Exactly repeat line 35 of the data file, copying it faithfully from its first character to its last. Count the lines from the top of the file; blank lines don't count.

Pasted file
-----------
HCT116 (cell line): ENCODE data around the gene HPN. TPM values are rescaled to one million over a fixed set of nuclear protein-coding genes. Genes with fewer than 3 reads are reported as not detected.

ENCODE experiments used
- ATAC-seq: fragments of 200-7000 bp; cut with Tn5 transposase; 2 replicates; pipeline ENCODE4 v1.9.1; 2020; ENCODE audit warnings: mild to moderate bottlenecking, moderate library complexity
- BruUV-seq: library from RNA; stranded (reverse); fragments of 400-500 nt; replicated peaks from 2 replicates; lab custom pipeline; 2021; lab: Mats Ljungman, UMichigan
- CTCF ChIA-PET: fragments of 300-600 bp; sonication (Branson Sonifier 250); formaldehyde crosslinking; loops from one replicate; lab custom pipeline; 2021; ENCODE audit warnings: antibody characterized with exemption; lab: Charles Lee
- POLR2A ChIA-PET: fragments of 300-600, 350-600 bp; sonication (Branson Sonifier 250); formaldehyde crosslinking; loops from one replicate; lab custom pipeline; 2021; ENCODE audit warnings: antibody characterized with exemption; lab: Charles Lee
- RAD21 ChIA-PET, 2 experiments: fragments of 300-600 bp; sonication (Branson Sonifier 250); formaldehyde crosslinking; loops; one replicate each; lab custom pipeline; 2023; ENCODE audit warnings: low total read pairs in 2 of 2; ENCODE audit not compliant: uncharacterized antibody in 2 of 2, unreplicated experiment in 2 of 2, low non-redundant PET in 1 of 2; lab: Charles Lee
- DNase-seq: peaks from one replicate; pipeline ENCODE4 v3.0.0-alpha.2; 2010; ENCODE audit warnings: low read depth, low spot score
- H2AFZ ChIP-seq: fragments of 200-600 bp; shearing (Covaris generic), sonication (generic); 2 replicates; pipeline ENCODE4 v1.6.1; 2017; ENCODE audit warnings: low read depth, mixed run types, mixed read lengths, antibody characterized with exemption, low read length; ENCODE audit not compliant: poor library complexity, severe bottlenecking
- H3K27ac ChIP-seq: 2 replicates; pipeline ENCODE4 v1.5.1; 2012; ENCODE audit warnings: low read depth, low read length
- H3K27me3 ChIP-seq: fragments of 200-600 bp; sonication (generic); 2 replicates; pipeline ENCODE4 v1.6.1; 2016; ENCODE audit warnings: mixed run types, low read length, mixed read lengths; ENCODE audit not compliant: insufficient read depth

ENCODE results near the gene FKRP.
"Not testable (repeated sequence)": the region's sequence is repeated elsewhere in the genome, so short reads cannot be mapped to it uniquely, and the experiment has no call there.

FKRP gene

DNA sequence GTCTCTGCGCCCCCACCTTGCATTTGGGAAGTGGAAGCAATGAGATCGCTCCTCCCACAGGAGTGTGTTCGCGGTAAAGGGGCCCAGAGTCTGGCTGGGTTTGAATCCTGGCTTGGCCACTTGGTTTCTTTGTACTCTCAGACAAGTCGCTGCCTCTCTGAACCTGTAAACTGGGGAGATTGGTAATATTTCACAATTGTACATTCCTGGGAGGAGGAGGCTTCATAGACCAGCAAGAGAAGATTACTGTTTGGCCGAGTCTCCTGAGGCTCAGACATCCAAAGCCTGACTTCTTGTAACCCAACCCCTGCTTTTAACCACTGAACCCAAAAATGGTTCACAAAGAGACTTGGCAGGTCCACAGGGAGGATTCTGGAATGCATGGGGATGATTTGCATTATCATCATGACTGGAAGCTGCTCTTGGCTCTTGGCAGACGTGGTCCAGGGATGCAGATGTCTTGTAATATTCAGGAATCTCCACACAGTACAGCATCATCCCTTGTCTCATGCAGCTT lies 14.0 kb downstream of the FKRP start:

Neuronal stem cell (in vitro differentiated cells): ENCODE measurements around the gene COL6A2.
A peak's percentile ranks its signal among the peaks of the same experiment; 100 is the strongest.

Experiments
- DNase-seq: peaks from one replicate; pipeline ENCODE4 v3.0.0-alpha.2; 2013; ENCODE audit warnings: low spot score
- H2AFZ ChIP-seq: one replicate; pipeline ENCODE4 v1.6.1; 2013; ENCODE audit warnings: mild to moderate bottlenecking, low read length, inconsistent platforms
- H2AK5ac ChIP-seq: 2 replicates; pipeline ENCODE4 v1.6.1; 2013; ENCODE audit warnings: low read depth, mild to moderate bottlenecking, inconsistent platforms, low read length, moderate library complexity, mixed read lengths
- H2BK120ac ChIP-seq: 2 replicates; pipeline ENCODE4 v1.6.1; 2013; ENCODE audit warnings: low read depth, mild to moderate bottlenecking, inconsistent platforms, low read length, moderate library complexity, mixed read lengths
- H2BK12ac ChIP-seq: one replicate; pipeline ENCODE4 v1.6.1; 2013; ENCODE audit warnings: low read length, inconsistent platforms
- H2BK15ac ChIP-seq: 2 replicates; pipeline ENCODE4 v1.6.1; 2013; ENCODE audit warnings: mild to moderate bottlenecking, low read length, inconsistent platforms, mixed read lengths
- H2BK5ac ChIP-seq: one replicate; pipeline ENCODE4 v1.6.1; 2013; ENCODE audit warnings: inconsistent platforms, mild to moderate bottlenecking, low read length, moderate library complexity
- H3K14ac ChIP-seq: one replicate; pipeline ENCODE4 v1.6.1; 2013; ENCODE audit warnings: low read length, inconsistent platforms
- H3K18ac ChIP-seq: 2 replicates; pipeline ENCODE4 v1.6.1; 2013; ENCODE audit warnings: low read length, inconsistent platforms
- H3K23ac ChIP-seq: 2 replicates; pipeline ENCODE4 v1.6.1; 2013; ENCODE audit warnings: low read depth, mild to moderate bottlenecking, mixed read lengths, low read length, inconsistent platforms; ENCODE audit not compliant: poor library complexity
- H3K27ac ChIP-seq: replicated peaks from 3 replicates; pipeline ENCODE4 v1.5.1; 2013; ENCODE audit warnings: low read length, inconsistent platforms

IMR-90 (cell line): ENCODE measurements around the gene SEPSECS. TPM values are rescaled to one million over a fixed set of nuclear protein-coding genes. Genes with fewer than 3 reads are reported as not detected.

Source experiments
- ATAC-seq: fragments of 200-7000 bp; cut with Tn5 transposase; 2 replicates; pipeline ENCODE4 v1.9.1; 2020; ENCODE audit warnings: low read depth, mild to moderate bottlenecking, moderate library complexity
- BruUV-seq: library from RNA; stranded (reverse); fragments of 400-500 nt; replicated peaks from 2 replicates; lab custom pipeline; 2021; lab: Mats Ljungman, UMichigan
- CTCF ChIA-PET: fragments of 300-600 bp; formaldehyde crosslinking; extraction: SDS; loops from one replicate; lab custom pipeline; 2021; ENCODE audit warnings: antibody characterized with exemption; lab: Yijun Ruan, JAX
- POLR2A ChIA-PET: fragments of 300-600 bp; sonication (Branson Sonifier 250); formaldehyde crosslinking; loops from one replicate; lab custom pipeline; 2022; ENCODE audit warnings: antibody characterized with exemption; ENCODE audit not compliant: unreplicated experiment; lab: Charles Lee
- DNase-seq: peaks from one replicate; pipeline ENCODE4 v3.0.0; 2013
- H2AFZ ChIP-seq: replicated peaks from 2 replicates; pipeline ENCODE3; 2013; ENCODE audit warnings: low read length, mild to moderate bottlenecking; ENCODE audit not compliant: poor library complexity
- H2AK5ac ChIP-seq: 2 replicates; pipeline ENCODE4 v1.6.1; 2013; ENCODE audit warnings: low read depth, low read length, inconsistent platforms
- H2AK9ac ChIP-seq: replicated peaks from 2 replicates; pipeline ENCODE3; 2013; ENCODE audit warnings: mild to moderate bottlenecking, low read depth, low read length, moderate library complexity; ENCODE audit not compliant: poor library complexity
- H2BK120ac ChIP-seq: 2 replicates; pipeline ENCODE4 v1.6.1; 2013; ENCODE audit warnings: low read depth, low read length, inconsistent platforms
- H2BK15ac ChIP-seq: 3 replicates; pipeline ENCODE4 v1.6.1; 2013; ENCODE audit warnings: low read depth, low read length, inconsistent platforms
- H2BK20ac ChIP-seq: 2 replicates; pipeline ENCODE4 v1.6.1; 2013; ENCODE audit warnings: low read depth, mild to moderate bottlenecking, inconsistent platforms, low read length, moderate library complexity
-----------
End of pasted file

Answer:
- POLR2A ChIA-PET: fragments of 300-600 bp; sonication (Branson Sonifier 250); formaldehyde crosslinking; loops from one replicate; lab custom pipeline; 2022; ENCODE audit warnings: antibody characterized with exemption; ENCODE audit not compliant: unreplicated experiment; lab: Charles Lee